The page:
Money Grab: Heather Steans, Chicago School Closings and K12 Inc.

by John Laesch, posted on Friday, March 29th, 2013 at 9:16 pm

State Senator Heather Steans and Stand for Children are ultimately responsible for Chicago school closings and the recent increase of charter school applications like the 18-district virtual charter initiated by K12 Inc. in the Chicago suburbs.

Rahm Emanuel, Barb Byrd-Bennett, Heather Steans, Jonah Edelman

Rahm Emanuel, Barb Byrd-Bennett, Heather Steans, Jonah Edelman

I started researching SB79 and HB 5825, the legislation that created and gave the Illinois Charter Commission super “override powers” and autonomy from the Illinois State Board of Education (ISBE).  If SB7 gave education activists concern, SB79 and HB 5825 should have started a five-alarm fire.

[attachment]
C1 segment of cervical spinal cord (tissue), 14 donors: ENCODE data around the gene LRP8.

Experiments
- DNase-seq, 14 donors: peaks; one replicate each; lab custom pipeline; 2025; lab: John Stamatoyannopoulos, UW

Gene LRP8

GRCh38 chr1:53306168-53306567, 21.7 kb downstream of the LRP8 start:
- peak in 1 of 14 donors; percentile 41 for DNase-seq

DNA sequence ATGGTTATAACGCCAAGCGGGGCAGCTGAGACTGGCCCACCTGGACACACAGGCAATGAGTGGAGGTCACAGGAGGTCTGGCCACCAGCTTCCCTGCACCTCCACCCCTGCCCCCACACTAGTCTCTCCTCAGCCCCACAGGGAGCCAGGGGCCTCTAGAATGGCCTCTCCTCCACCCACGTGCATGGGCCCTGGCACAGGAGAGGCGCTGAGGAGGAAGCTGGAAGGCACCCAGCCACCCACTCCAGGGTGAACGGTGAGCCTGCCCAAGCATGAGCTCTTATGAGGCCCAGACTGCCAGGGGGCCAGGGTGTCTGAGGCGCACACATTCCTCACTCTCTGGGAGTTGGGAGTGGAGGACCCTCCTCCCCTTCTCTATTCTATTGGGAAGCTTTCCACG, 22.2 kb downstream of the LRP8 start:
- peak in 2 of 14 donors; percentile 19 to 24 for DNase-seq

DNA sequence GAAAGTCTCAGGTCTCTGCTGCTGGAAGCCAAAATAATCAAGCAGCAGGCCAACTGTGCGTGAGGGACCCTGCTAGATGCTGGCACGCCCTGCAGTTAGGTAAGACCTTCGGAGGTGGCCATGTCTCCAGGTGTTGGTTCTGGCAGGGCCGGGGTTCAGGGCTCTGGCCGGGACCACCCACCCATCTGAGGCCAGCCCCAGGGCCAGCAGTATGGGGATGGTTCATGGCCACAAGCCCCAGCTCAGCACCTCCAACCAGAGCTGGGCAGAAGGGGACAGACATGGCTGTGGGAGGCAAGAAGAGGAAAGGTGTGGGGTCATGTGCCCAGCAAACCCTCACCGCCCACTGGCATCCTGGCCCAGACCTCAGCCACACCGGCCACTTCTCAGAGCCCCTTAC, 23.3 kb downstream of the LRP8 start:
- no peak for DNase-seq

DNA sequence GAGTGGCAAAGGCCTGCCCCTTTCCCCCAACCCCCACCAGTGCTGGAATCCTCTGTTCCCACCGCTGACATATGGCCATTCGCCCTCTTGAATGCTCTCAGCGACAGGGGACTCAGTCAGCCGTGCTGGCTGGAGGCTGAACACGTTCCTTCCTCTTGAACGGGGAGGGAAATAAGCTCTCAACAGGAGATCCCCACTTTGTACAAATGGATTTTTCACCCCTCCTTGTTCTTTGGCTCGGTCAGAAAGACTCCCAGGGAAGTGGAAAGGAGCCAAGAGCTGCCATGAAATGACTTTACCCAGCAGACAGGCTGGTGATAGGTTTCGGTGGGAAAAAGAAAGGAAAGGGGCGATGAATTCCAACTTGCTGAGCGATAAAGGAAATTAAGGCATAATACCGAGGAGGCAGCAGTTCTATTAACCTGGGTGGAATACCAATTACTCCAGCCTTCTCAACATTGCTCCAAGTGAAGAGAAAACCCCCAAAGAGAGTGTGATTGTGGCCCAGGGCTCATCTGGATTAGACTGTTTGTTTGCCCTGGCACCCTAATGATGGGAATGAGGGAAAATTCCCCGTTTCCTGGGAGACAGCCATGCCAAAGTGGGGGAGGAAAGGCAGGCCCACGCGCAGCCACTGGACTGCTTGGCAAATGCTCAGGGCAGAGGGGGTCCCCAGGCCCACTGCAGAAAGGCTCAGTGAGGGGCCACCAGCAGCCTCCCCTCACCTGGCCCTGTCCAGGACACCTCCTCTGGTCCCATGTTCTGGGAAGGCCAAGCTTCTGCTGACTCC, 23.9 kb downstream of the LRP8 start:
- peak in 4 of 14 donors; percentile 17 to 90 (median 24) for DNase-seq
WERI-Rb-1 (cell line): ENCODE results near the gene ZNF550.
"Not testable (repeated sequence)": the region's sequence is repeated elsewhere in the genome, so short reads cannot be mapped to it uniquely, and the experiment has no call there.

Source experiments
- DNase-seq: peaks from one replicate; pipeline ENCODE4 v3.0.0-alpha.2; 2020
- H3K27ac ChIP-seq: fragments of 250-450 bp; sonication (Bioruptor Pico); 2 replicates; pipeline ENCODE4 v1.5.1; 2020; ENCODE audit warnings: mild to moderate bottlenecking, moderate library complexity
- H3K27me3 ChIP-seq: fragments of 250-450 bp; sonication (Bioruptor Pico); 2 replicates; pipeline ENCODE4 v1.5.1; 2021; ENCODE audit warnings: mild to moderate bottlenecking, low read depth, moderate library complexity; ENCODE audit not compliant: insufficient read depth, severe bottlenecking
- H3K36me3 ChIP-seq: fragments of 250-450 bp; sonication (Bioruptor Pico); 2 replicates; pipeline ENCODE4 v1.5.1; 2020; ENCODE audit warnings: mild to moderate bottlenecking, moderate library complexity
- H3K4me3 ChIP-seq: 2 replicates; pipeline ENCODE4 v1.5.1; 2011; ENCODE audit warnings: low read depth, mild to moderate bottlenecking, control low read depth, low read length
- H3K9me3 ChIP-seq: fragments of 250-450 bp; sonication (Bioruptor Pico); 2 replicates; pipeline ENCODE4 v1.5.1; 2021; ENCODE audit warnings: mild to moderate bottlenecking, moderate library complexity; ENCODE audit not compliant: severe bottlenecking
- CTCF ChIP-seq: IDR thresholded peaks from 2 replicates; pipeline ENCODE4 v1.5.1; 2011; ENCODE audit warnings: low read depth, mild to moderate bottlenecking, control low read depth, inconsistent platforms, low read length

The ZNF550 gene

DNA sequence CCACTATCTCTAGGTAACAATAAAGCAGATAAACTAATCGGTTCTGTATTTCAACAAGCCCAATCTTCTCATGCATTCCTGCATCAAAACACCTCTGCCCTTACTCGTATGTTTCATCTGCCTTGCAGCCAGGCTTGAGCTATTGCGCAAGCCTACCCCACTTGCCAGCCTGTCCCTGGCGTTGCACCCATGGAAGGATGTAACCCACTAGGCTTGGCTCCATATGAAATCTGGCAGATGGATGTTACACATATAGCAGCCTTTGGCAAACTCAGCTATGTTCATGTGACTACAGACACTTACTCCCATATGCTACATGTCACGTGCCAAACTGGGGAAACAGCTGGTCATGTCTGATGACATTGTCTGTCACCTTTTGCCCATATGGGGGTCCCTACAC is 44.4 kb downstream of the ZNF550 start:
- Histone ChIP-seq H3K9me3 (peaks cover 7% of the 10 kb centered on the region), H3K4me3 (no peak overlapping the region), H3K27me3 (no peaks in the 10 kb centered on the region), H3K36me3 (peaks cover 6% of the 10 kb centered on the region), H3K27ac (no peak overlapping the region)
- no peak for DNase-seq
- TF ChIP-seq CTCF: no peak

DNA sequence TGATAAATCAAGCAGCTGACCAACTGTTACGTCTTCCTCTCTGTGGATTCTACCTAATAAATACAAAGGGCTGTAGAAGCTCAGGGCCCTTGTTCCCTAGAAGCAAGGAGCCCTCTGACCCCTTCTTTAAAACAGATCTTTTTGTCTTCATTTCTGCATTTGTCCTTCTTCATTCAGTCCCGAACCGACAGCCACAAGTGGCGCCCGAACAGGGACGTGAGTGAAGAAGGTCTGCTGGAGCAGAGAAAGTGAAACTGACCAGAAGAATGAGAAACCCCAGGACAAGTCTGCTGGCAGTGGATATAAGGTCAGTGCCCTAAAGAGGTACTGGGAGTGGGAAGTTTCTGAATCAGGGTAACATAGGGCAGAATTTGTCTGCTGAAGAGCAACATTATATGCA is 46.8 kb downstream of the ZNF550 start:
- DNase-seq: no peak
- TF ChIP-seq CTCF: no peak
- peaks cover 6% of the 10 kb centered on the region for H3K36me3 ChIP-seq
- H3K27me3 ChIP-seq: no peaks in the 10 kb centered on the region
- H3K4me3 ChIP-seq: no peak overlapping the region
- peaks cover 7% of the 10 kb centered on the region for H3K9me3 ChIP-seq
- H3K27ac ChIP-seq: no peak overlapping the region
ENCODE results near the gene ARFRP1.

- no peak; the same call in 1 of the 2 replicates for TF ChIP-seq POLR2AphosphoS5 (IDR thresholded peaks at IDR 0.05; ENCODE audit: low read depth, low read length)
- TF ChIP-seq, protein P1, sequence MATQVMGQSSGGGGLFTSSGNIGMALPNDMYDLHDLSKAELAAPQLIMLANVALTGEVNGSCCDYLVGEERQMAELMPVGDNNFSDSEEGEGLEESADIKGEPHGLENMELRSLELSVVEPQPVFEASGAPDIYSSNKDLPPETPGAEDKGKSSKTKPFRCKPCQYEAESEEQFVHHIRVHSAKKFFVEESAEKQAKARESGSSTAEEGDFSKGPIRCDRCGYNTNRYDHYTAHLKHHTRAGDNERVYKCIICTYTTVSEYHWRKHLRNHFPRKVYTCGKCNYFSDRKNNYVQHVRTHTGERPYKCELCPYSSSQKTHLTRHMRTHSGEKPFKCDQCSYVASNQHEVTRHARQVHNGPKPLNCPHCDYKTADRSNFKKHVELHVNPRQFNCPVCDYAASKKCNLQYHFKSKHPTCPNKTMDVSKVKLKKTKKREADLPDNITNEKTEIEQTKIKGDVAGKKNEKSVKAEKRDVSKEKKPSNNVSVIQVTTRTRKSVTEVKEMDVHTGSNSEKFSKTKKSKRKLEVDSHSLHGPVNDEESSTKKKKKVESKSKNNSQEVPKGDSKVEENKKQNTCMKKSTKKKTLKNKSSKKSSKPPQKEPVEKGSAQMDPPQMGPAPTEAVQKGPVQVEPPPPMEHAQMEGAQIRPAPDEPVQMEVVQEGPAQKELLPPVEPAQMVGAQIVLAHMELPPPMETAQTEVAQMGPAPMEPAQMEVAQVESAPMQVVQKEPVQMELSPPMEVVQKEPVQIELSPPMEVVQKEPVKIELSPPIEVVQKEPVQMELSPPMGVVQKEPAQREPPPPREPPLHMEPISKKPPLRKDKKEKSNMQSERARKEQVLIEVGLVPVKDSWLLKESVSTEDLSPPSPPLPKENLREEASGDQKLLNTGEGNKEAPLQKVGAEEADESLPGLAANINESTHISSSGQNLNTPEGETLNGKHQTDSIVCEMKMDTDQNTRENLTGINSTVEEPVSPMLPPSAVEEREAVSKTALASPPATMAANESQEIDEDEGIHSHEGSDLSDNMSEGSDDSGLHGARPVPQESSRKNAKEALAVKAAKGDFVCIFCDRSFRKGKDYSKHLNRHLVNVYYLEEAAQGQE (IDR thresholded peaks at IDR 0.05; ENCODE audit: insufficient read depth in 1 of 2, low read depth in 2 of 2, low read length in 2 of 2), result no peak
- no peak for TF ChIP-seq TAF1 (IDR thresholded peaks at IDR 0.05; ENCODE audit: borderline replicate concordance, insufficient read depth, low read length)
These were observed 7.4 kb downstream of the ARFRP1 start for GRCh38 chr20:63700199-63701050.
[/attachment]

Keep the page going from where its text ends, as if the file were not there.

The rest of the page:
Because of SB79, K12 Inc., a for-profit, Wall Street-traded company applied for a virtual charter scam in 18 suburban school districts.  Why are they doing this?  K12 Inc. anticipates that the state charter commission will override local rejections of their taxpayer rip-off scheme and approve the charter despite overwhelming local opposition.

In Chicago, Rahm Emanuel took a more direct approach to help out his wealthy friends who want to replace Chicago public schools with profit-driven charter schools.  Rahm’s unelected school board president, Barbara Byrd-Bennett, announced on Thursday, March 21st that CPS would be closing 61 public schools.  You can bet that profit-driven charters will be popping up  to replace the recently closed pubic schools.  The Illinois Charter Commission created by SB79 will pave the way.  Rahm’s election and appointment of Byrd-Bennett brought this multi-year, multi-million dollar effort to the 10-yard line.